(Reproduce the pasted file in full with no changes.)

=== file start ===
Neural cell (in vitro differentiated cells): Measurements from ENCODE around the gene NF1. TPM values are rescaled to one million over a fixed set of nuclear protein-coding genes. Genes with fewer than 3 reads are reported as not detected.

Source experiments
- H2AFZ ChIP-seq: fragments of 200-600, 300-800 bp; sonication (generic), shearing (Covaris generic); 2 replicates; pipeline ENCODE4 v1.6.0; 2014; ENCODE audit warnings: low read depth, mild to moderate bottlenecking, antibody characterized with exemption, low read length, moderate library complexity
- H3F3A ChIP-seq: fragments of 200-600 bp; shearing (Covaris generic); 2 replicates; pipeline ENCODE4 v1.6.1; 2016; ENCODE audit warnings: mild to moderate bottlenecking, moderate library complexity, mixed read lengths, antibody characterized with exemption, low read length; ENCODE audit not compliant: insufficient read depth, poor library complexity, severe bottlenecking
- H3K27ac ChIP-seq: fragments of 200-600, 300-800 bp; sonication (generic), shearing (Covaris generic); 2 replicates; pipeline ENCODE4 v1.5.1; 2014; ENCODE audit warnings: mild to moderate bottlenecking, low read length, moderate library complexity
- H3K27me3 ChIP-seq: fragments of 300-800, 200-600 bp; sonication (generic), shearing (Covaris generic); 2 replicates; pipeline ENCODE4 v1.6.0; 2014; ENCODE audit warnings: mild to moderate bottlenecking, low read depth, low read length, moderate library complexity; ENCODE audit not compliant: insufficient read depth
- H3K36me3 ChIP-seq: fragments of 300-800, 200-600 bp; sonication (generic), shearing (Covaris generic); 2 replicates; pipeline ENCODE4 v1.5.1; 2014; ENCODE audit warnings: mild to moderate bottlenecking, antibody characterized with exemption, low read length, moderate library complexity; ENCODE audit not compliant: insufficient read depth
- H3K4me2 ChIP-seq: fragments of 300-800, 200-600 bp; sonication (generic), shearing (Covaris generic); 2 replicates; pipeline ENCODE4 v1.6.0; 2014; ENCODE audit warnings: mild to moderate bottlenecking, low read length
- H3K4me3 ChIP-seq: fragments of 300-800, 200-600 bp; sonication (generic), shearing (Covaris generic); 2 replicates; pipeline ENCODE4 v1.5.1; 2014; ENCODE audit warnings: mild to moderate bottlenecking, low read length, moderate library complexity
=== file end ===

Neural cell (in vitro differentiated cells): Measurements from ENCODE around the gene NF1. TPM values are rescaled to one million over a fixed set of nuclear protein-coding genes. Genes with fewer than 3 reads are reported as not detected.

Source experiments
- H2AFZ ChIP-seq: fragments of 200-600, 300-800 bp; sonication (generic), shearing (Covaris generic); 2 replicates; pipeline ENCODE4 v1.6.0; 2014; ENCODE audit warnings: low read depth, mild to moderate bottlenecking, antibody characterized with exemption, low read length, moderate library complexity
- H3F3A ChIP-seq: fragments of 200-600 bp; shearing (Covaris generic); 2 replicates; pipeline ENCODE4 v1.6.1; 2016; ENCODE audit warnings: mild to moderate bottlenecking, moderate library complexity, mixed read lengths, antibody characterized with exemption, low read length; ENCODE audit not compliant: insufficient read depth, poor library complexity, severe bottlenecking
- H3K27ac ChIP-seq: fragments of 200-600, 300-800 bp; sonication (generic), shearing (Covaris generic); 2 replicates; pipeline ENCODE4 v1.5.1; 2014; ENCODE audit warnings: mild to moderate bottlenecking, low read length, moderate library complexity
- H3K27me3 ChIP-seq: fragments of 300-800, 200-600 bp; sonication (generic), shearing (Covaris generic); 2 replicates; pipeline ENCODE4 v1.6.0; 2014; ENCODE audit warnings: mild to moderate bottlenecking, low read depth, low read length, moderate library complexity; ENCODE audit not compliant: insufficient read depth
- H3K36me3 ChIP-seq: fragments of 300-800, 200-600 bp; sonication (generic), shearing (Covaris generic); 2 replicates; pipeline ENCODE4 v1.5.1; 2014; ENCODE audit warnings: mild to moderate bottlenecking, antibody characterized with exemption, low read length, moderate library complexity; ENCODE audit not compliant: insufficient read depth
- H3K4me2 ChIP-seq: fragments of 300-800, 200-600 bp; sonication (generic), shearing (Covaris generic); 2 replicates; pipeline ENCODE4 v1.6.0; 2014; ENCODE audit warnings: mild to moderate bottlenecking, low read length
- H3K4me3 ChIP-seq: fragments of 300-800, 200-600 bp; sonication (generic), shearing (Covaris generic); 2 replicates; pipeline ENCODE4 v1.5.1; 2014; ENCODE audit warnings: mild to moderate bottlenecking, low read length, moderate library complexity